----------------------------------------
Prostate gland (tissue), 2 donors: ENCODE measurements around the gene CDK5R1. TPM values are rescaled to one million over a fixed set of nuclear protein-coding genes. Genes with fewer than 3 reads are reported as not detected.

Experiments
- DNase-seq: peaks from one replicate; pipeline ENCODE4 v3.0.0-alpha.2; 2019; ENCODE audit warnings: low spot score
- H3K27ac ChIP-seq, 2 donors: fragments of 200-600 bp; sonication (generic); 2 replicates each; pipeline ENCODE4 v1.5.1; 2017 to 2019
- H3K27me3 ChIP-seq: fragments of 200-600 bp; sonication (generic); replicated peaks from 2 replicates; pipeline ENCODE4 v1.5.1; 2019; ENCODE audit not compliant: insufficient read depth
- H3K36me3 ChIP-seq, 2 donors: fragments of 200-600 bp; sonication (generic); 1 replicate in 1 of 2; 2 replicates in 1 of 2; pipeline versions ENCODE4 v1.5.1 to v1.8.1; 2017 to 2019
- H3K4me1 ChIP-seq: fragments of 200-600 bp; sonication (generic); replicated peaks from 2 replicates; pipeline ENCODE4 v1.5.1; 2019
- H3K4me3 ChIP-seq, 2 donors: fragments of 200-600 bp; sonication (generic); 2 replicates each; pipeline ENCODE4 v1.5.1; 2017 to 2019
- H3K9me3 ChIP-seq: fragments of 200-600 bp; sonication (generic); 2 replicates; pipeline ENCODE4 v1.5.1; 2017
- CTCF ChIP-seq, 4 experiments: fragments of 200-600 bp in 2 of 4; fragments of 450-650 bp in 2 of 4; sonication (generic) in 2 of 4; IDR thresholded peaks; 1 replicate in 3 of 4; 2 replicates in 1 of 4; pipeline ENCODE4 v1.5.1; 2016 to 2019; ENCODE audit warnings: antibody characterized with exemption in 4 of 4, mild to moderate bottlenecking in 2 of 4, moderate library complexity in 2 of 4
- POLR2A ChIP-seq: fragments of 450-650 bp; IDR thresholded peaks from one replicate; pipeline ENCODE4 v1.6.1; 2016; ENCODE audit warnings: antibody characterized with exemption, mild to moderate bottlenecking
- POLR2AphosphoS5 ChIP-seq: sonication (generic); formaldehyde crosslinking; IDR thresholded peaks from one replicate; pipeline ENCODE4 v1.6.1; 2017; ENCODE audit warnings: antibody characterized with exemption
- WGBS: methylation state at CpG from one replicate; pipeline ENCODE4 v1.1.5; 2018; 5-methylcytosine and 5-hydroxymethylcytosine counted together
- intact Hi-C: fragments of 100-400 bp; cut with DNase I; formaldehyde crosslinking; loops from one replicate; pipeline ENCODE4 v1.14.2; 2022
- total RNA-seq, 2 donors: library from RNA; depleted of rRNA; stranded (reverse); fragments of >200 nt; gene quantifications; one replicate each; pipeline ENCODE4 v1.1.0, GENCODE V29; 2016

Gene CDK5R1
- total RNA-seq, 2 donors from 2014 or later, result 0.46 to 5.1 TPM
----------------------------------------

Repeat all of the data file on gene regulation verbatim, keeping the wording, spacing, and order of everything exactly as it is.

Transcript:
Prostate gland (tissue), 2 donors: ENCODE measurements around the gene CDK5R1. TPM values are rescaled to one million over a fixed set of nuclear protein-coding genes. Genes with fewer than 3 reads are reported as not detected.

Experiments
- DNase-seq: peaks from one replicate; pipeline ENCODE4 v3.0.0-alpha.2; 2019; ENCODE audit warnings: low spot score
- H3K27ac ChIP-seq, 2 donors: fragments of 200-600 bp; sonication (generic); 2 replicates each; pipeline ENCODE4 v1.5.1; 2017 to 2019
- H3K27me3 ChIP-seq: fragments of 200-600 bp; sonication (generic); replicated peaks from 2 replicates; pipeline ENCODE4 v1.5.1; 2019; ENCODE audit not compliant: insufficient read depth
- H3K36me3 ChIP-seq, 2 donors: fragments of 200-600 bp; sonication (generic); 1 replicate in 1 of 2; 2 replicates in 1 of 2; pipeline versions ENCODE4 v1.5.1 to v1.8.1; 2017 to 2019
- H3K4me1 ChIP-seq: fragments of 200-600 bp; sonication (generic); replicated peaks from 2 replicates; pipeline ENCODE4 v1.5.1; 2019
- H3K4me3 ChIP-seq, 2 donors: fragments of 200-600 bp; sonication (generic); 2 replicates each; pipeline ENCODE4 v1.5.1; 2017 to 2019
- H3K9me3 ChIP-seq: fragments of 200-600 bp; sonication (generic); 2 replicates; pipeline ENCODE4 v1.5.1; 2017
- CTCF ChIP-seq, 4 experiments: fragments of 200-600 bp in 2 of 4; fragments of 450-650 bp in 2 of 4; sonication (generic) in 2 of 4; IDR thresholded peaks; 1 replicate in 3 of 4; 2 replicates in 1 of 4; pipeline ENCODE4 v1.5.1; 2016 to 2019; ENCODE audit warnings: antibody characterized with exemption in 4 of 4, mild to moderate bottlenecking in 2 of 4, moderate library complexity in 2 of 4
- POLR2A ChIP-seq: fragments of 450-650 bp; IDR thresholded peaks from one replicate; pipeline ENCODE4 v1.6.1; 2016; ENCODE audit warnings: antibody characterized with exemption, mild to moderate bottlenecking
- POLR2AphosphoS5 ChIP-seq: sonication (generic); formaldehyde crosslinking; IDR thresholded peaks from one replicate; pipeline ENCODE4 v1.6.1; 2017; ENCODE audit warnings: antibody characterized with exemption
- WGBS: methylation state at CpG from one replicate; pipeline ENCODE4 v1.1.5; 2018; 5-methylcytosine and 5-hydroxymethylcytosine counted together
- intact Hi-C: fragments of 100-400 bp; cut with DNase I; formaldehyde crosslinking; loops from one replicate; pipeline ENCODE4 v1.14.2; 2022
- total RNA-seq, 2 donors: library from RNA; depleted of rRNA; stranded (reverse); fragments of >200 nt; gene quantifications; one replicate each; pipeline ENCODE4 v1.1.0, GENCODE V29; 2016

Gene CDK5R1
- total RNA-seq, 2 donors from 2014 or later, result 0.46 to 5.1 TPM